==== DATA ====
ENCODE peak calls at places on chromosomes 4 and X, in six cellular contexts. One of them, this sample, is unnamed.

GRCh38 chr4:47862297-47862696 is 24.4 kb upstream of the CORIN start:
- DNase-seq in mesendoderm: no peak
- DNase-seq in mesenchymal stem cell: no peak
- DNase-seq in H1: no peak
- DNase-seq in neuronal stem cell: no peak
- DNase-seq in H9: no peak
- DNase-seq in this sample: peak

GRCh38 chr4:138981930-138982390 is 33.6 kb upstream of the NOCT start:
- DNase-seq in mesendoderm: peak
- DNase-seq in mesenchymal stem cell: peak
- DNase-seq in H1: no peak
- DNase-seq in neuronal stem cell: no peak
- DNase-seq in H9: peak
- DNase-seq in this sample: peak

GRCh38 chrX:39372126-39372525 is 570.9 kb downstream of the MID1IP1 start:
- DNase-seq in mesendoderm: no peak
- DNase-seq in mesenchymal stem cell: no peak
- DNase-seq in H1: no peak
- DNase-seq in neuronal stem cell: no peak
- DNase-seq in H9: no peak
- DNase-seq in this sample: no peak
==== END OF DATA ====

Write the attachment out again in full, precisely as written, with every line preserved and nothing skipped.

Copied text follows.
ENCODE peak calls at places on chromosomes 4 and X, in six cellular contexts. One of them, this sample, is unnamed.

GRCh38 chr4:47862297-47862696 is 24.4 kb upstream of the CORIN start:
- DNase-seq in mesendoderm: no peak
- DNase-seq in mesenchymal stem cell: no peak
- DNase-seq in H1: no peak
- DNase-seq in neuronal stem cell: no peak
- DNase-seq in H9: no peak
- DNase-seq in this sample: peak

GRCh38 chr4:138981930-138982390 is 33.6 kb upstream of the NOCT start:
- DNase-seq in mesendoderm: peak
- DNase-seq in mesenchymal stem cell: peak
- DNase-seq in H1: no peak
- DNase-seq in neuronal stem cell: no peak
- DNase-seq in H9: peak
- DNase-seq in this sample: peak

GRCh38 chrX:39372126-39372525 is 570.9 kb downstream of the MID1IP1 start:
- DNase-seq in mesendoderm: no peak
- DNase-seq in mesenchymal stem cell: no peak
- DNase-seq in H1: no peak
- DNase-seq in neuronal stem cell: no peak
- DNase-seq in H9: no peak
- DNase-seq in this sample: no peak